The results of various studies indicate that the dosage and the resulting plasma and presumably brain levels of CoQ10 might be important determinants of its effectiveness. The baseline CoQ10 plasma levels of approximately 1 mg/L in both treatment groups were well matched and in the range previously described in healthy controls, PD, and other conditions.14,21,22 Shults and colleagues12,23 reported lower baseline levels of CoQ10 of about 0.5 mg/L, most likely due to different analyzing techniques. We used here an improved lipophilic emulsion of nanoparticular CoQ10 at a dosage of 300 mg/d, leading to a significant increase of the mean plasma level to 4.5 mg/L, which is similar to levels previously described with 1200 mg/d of a standard formulation.12,23 Explanations for the relatively mild increase of CoQ10 plasma levels in the trial by Shults and colleagues12,24 might include different pharmacokinetics and the antagonism of CoQ10 uptake by high doses of vitamin E. However, the CoQ10 plasma levels in the present trial were reported to significantly increase the electron transport chain activity in mitochondria from patients with PD.12 Additionally, case series of patients with hereditary CoQ10 deficiency or mitochondrial disorders showed clinical improvement with dosages of CoQ10 similar to or even less than those used in our study.9,10,25 In vitro data indicate that similar concentrations of CoQ10 could counteract 1-methyl-4-phenylpyridinium toxicity toward dopaminergic cells and partially ameliorate mitochondrial defects in fibroblasts from patients with PD.26,27 Although we do not know the CoQ10 brain levels and do not have good indicators for the CoQ10 action in the brain, these data suggest that insufficient CoQ10 levels are most likely not responsible for the absence of symptomatic effects in PD.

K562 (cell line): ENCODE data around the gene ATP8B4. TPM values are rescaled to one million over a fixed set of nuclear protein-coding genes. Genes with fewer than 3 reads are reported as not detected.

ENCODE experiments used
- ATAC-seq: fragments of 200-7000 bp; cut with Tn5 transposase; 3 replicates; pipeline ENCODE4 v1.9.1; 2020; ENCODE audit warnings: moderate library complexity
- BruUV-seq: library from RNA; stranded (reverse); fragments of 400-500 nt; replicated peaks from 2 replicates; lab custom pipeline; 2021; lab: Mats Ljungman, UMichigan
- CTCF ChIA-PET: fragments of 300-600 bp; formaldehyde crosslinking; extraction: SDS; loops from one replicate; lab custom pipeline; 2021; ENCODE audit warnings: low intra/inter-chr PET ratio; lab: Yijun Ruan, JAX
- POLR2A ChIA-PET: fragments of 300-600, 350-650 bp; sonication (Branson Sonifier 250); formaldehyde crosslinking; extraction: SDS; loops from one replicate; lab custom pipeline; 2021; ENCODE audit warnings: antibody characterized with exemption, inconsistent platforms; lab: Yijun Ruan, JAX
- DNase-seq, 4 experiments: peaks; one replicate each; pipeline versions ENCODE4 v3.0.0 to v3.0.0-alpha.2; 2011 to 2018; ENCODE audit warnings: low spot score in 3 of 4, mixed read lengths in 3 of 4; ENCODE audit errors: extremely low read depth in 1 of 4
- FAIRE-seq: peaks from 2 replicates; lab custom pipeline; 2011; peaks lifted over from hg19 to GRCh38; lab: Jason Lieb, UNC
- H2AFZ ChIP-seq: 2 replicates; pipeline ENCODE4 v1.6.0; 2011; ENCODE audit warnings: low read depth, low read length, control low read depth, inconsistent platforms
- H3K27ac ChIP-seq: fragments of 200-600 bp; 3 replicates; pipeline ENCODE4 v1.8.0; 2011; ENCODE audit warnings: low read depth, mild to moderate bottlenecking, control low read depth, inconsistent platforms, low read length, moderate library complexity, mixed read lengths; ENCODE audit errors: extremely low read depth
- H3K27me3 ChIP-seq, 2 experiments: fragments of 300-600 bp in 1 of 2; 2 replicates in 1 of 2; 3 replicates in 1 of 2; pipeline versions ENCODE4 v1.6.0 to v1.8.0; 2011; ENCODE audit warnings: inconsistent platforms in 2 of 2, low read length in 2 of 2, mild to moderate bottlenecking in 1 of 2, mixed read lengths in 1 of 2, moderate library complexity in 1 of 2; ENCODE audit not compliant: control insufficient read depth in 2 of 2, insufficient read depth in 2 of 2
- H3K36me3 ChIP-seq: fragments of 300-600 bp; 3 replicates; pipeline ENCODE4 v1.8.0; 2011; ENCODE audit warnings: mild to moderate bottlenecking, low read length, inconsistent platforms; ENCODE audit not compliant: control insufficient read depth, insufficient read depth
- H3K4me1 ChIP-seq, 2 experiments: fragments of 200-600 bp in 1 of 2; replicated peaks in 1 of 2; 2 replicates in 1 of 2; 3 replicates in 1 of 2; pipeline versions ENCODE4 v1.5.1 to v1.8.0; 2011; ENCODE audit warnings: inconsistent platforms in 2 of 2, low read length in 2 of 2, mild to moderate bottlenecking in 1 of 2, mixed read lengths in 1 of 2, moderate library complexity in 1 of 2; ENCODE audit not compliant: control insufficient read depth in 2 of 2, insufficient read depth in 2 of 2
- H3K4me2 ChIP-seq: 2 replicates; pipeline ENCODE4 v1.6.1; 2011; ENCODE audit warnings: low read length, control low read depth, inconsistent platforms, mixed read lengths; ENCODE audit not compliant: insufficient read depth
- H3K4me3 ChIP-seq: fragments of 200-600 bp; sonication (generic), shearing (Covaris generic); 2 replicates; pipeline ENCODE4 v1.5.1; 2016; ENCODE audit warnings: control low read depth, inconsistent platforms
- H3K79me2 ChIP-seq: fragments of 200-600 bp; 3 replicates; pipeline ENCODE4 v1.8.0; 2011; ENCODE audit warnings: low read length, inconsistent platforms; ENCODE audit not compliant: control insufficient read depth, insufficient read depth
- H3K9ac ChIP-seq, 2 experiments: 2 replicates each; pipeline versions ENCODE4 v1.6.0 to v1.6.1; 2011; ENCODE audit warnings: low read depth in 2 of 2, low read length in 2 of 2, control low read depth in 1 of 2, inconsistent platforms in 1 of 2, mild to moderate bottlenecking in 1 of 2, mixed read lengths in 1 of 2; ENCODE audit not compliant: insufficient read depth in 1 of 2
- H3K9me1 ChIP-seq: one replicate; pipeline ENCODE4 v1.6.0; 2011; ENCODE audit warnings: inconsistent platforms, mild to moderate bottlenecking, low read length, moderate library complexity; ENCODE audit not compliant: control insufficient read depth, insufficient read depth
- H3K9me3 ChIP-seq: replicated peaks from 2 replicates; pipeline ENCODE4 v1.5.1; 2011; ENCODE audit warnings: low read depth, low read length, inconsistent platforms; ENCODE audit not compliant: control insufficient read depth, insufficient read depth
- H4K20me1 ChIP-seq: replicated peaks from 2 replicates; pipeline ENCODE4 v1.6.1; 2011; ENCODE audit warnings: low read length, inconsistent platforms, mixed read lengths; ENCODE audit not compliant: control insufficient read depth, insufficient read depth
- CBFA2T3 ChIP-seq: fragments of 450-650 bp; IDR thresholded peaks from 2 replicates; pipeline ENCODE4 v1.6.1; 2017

The nanoparticular formulation of CoQ10 used in the present study at high dosages was well tolerated and safe in patients with midstage PD simultaneously treated with their regular antiparkinsonian medication. We found no significant differences in the frequency and quality of adverse events in the CoQ10 group compared with the placebo control group. These data are in line with previous studies using various formulations of CoQ10 in patients with PD12,14,23 and other neurological and nonneurological conditions.9,25,28
To our knowledge, this is the first trial systematically investigating the safety and symptomatic efficacy of high doses of CoQ10 in patients with PD. Since we did not find symptomatic effects of CoQ10 in PD, our study does not support the hypothesis that restoring the impaired energy metabolism of the diseased dopaminergic neurons leads to symptomatic benefits in PD. Future studies will need to explore the protective effects of CoQ10 at the highest effective dose (equivalent to ≈ 2400 mg/d of a standard formulation23) over a long treatment period and in a large cohort of patients both sufficient to clearly define the protective potential of this compound in PD.
Nanoparticular CoQ10 at a dosage of 300 mg/d is safe and well tolerated in patients with PD and leads to plasma levels sufficient to exert intracellular effects and similar to 1200 mg/d of standard formulations. Adding CoQ10 to standard antiparkinsonian medication does not display symptomatic effects in midstage PD without motor fluctuations.